The COVID-19 global pandemic left many educators making an emergency transition to remote instruction when schools were initially closed. Although this transition was likely difficult for most students, it may have been particularly difficult for students with emotional or behavioral disorders who have complex and resource-intensive social, emotional, and behavioral needs. The purpose of this study was to examine the extent to which special educators and related service providers felt they were able to meet those needs in the context of the pandemic occurring in the Spring of 2020. Results indicated respondents’ perceptions of their ability to meet students’ needs and implement their students’ individualized education programs (IEPs) were moderated by policies on remote instruction and students’ access to technology. In addition, respondents suggested district- and school-level response strategies, professional development on remote instruction, access to the internet at home, and additional technology would be helpful in future school closures. Implications and limitations are discussed.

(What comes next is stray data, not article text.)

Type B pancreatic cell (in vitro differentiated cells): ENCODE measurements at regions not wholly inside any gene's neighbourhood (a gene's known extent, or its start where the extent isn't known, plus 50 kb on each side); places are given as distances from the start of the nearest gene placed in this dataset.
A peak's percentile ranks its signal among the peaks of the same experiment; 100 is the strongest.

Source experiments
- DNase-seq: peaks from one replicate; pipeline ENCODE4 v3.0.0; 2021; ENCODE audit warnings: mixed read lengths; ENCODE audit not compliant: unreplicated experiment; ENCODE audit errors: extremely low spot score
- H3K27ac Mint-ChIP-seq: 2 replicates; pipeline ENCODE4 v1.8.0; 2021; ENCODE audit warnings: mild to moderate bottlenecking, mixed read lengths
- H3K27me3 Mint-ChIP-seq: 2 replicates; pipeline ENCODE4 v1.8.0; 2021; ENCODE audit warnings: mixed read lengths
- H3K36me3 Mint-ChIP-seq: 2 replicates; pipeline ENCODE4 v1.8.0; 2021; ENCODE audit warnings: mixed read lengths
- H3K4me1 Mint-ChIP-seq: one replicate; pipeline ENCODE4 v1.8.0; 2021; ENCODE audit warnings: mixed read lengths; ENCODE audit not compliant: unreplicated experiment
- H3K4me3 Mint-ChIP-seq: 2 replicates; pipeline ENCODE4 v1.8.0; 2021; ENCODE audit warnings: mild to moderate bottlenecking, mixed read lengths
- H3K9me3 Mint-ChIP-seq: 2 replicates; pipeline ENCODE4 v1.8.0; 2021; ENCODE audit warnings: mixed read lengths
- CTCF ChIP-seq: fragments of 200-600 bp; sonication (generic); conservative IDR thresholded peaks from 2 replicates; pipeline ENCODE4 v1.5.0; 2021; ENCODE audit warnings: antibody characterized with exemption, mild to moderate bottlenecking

- emotional and behavioral disorders
- individual education plans
- related service providers
- special educators